After everything that happened, the end of Ever World was a bit of a let down. Entertain the End itself was pretty good, but the very end seemed to come too soon. It was like the series should have kept going for a few more books.
Senna is dead, killed by April. And with her death, the group can no longer get home to the "real world." To make matters worse, they are fading; they have to choose: Ever World or the Old World. To David it's a no brainer; he is the first to disappear entirely. Christopher is now tied to Ever World because of Etain. And Jalil is free from his OCD. Only April is left wanting to go back. But even her conviction is waning.
With Senna dead, her army now has no leader. Like the group, they are trapped in Ever World. But they came prepared with heavy weapons and machine guns. They are a rogue force marauding the countryside. And the group is afraid they will join Ka Anor.
So they hatch a desperate plan to create the beginnings of a grand army to eliminate first one threat then the other. Etain's mother will gather the elves. Merlin will go find Thor's hammer, Mjolnir. The group will go to the Dwarves (who hate them because they destroyed their dam on the Nile and killed a few dwarves in the process) to make a deal: Etain's hand in marriage for the dwarves' help first in hiring fairy archers, and in tunneling into Hel's domain to free Thor and Baldur. Jalil sweetens the deal by offering to make the dwarves more technologically efficient. Of course, Hel won't be too happy with this, especially since the group escaped her before. Oh, and Christopher isn't happy with this plan either because he's in love with Etain.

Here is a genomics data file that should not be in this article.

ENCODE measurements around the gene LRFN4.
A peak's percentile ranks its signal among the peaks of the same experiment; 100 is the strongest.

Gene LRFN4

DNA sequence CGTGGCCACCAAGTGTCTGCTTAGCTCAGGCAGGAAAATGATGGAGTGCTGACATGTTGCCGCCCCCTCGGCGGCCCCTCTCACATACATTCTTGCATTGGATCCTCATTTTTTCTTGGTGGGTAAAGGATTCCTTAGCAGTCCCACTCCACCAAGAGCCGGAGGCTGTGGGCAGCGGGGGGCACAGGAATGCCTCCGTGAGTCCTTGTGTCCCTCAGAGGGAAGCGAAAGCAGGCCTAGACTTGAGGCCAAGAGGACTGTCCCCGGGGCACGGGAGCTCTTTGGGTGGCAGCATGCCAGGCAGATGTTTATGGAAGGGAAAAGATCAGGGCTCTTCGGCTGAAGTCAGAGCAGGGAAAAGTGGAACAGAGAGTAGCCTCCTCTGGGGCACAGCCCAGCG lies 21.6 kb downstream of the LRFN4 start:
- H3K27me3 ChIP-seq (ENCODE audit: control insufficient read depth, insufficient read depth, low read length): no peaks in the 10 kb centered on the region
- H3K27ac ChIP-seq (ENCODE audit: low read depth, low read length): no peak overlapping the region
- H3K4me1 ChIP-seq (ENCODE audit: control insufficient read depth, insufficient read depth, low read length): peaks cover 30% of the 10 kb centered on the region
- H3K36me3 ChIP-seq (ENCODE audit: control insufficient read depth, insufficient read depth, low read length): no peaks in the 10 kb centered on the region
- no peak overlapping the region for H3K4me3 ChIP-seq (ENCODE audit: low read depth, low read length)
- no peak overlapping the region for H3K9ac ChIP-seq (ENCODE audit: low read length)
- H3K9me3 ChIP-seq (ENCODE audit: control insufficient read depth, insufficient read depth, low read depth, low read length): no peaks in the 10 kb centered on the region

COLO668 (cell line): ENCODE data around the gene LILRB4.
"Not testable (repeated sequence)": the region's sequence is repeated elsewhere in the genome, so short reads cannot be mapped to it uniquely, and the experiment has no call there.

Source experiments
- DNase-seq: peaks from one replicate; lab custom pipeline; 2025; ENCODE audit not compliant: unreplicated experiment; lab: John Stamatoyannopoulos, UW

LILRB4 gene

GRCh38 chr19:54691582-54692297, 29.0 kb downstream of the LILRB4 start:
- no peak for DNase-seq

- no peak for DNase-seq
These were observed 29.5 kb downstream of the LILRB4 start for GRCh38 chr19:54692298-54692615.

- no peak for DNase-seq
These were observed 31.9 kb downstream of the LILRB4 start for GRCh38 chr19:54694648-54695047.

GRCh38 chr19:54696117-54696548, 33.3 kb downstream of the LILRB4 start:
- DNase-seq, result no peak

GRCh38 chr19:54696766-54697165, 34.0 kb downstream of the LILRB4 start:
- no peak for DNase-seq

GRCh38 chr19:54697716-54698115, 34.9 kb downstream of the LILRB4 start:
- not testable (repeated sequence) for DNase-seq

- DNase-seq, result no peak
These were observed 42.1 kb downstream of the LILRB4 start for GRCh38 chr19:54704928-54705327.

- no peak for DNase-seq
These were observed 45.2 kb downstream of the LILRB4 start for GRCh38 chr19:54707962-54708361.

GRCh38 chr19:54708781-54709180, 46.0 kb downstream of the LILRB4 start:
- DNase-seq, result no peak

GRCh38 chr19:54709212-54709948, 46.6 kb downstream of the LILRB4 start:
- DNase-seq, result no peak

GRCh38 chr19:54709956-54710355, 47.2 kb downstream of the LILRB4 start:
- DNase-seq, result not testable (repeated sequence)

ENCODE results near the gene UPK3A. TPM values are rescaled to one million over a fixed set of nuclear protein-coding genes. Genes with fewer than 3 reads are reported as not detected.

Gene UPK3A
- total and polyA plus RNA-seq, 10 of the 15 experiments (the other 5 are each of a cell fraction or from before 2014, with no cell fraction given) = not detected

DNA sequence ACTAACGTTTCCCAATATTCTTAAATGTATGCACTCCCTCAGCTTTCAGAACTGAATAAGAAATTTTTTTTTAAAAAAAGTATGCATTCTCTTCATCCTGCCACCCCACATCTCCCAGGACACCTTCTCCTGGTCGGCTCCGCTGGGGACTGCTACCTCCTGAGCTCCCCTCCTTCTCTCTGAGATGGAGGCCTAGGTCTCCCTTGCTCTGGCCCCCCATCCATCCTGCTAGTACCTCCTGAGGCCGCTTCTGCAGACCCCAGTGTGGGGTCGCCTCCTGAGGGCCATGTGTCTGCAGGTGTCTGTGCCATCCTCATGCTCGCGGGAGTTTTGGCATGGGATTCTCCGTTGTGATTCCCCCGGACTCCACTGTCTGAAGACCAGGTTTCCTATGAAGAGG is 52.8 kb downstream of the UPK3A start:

April, David and Christopher succeed in freeing Thor and Baldur. But then Hel appears. April, like a lunatic, attacks Hel and is captured. Just when she believes she is doomed to be tortured by the death-goddess for eternity (and believes she deserves it for killing her half sister), Loki appears, accompanied by Merlin and Odin. The three demand that Hel release April, and then the four return to the dwarves. The book ends with a newspaper clipping, saying that the four kids have disappeared in the wake of Senna. So they all chose Ever World. But you don't get to find out what happened with the grand army. It's kind of a let down of an ending: while they succeed in their immediate goals, you don't get to know what happens in the end. I guess you have to use your own imagination to decide what happens.
So that's it. That's all of Ever World. Overall, the series is definitely worth reading. I really liked the characters (even if I wasn't very fond of some, like April, narrating). The group worked really well together, with their own strengths and weaknesses. It was a lot of fun to figure out what was going on in Ever World and how they were going to get out of the messes that seemed to spring up around them. I also loved how certain characters, like the Norse gods, kept recurring. Loki in particular was a great villain.
On the negative side, some of the things that happened (like the African adventure in Brave the Betrayal) didn't really fit and seemed to come out of nowhere. It was neat that Applegate used many varied religions and deities in the books, but some of the adventures, particularly near the end, seemed to be added on with no real reason or advantage to the plot. Both the African adventure and the Atlantis adventure fit this bill. They both just sort of happened to the group without fitting into the overarching plot. And what did happen in them could have come up in some other way. These adventures were like busy-work (like in the video game Baldur's Gate Dark Alliance 2 where bandits or trolls or something attacks every single time you travel from one city to the other), detracting from the main story. The books that were really good, such as Mystify the Magician, dealt very explicitly with the main plot.